My biggest question with compression clothing is always ‘what qualifies it to be labelled as a compression garment?’. The word ‘compression’ seems to get thrown around a lot in the activewear market and I always wonder quite how justified its use is.
The problem is, there doesn’t seem to be any definitive answer to this question. So, being ever curious, I’ve spoken with brands, analysed product labels and descriptions, trawled through a number of research journals and scoured patents to try and find an answer myself.
I feel it’s so easy for people to be misled by brands referring to their products as compression garments, when the product is no more technical and has no more R+D behind it than a standard pair of running tights.
So, in line with my ethos, I am urging you to question where you spend your money, and what your sportswear can actually do to help you improve. Whether you’re a bodybuilder, runner, cyclist or gymnast, here’s what you need to know:
Characteristics of Compression Garments
There are many different elements that contribute to a garment having compression properties. Identifying some of these elements in your activewear will be easier than for others. For some things, like elastane content, you can simply check the label, whereas for other aspects, you may need to consult the brand website or even get in touch with them directly.
Compression garments are usually a mix of elastane and a microfibre such as nylon or polyester. Elastane is a synthetic fibre known for its elasticity. The ratio of elastane in the mix should preferably be more than 22%. For reputable brands, I’ve come across elastane contents of between 24-35%.
Garments may also have varying materials in different panels of the piece to best target compression where needed.
For us ladies, the word denier is something most commonly associated with the thickness of hosiery. The word refers to the weight (i.e. thickness) of the individual threads of a fabric.
What you need to know is the higher the denier the greater the compression.
Compression garments should be tighter at the extremities, gradually decreasing in pressure towards the heart. This helps to promote blood flow back to the heart from the outer extremities.
Degree of Stretch/Compression
There are lots of different knits used in the manufacture of fabrics, which all offer different capacities to stretch, and in different directions.
Some manufacturers manipulate this to ensure that the fabric in compression garments stretch and compress in the appropriate direction for the action of the muscle, such as by using panels. Other companies use technology such as a circular knit, to ensure 360 degree stretch.
As well as this, the degree of recovery is important. Elastane recovery potential is how well the elastane returns to its unstretched size.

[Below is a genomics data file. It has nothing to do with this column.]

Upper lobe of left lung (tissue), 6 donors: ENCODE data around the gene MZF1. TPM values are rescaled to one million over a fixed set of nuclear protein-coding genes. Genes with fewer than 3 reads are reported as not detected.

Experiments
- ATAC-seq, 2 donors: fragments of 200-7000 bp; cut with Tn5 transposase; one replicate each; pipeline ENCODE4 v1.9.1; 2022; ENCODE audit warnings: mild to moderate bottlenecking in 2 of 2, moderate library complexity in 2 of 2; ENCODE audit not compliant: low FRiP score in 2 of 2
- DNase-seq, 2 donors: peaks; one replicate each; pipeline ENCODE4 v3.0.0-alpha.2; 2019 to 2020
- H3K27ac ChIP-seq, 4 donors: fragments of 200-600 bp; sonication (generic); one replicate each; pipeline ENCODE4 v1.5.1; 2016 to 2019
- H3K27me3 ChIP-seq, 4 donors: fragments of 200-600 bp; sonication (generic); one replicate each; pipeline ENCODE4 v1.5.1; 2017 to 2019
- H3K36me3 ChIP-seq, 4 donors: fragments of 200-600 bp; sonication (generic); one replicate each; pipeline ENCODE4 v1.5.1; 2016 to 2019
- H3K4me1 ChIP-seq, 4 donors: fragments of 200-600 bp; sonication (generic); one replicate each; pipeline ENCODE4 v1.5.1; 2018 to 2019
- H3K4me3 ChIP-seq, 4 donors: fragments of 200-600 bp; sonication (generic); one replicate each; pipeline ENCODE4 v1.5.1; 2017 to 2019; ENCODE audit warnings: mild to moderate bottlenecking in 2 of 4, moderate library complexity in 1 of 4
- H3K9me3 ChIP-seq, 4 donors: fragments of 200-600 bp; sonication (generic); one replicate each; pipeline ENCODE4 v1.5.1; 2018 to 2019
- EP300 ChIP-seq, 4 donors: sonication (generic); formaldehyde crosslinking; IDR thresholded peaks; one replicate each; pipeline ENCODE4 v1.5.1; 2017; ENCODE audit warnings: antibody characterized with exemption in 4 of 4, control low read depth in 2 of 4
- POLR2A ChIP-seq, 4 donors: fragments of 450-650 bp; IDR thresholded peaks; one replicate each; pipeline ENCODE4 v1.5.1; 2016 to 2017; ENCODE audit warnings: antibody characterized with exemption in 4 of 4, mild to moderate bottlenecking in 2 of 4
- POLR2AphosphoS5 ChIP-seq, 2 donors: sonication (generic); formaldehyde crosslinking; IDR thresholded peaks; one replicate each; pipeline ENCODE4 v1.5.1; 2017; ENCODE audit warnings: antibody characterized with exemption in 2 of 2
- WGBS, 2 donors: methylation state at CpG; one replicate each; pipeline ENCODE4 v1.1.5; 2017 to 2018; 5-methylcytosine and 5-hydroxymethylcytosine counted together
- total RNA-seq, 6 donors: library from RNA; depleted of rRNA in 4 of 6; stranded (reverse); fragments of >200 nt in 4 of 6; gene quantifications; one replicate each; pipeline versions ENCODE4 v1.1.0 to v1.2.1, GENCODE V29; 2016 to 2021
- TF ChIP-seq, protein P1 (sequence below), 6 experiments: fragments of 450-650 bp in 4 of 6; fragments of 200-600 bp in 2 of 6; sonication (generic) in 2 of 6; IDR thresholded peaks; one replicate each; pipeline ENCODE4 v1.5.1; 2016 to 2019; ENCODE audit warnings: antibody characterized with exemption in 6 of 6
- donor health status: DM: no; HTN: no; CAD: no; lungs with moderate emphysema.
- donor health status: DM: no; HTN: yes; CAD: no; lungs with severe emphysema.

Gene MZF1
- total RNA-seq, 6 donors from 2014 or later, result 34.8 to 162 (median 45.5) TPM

Benefits of Compression Clothing
There have been numerous studies looking at the effects of wearing compression clothing. While some research has shown it to make little difference, it is generally accepted that there are a number of benefits to wearing compression clothing pre-, during, and post-workout.
Compression clothing improves venous return (the blood flow back to the heart). More efficient blood flow to the heart means better blood flow out of the heart. This has lots of benefits including general health and wellbeing.
Increased oxygenation of the blood means that your muscles can warm-up faster, perform better, and recover faster.
Recovery is a really key use of compression clothing. During workouts, compression clothing can aid lactate clearance, therefore reducing fatigue. But it is also beneficial post-workout to speed up the removal of such waste products, allowing muscles to repair faster. Compression can also reduce swelling and discomfort.
Reduced Muscle Damage
Muscle oscillation is the muscle vibration that occurs during exercise. This occurs mainly with high impact training including running, HIIT movements, and workout classes such as Les Mills Body Attack. Often, this is visible. With runners, you can see this vibration/wobble through the leg as the foot impacts with the ground.
Compression clothing reduces this kind of muscle movement and therefore minimises muscle damage in this way. This also contributes to the reduction of DOMS (Delayed Onset Muscle Soreness).
The pressure applied to the skin surface by compression clothing is said to increase the body's awareness, leading to improved posture, agility and stability.
My Thoughts on Compression Clothing
What I love about compression garments is that they can enhance your training and performance without being at all invasive or difficult to implement. You literally just pull on the clothing as and when you want, and they work by the same principles for absolutely everyone. That’s why compression technology is so popular with athletes, doctors and even the military.
I’m passionate about companies that invest in research surrounding what they do, and there are some brilliant compression garment companies that specialise in just that. These are the companies that I want to invest in so that I can enjoy a great product.
Even though research shows mixed results in terms of the benefits of compression garments, I love how they feel and the fact that they are helping me to train harder and recover faster - even if that is just a placebo effect sometimes.
If you've found benefit from compression clothing, let me know by commenting below or tweeting me @theblondeethos. And don't forget to download this guide in pdf format so that you can always refer back to it!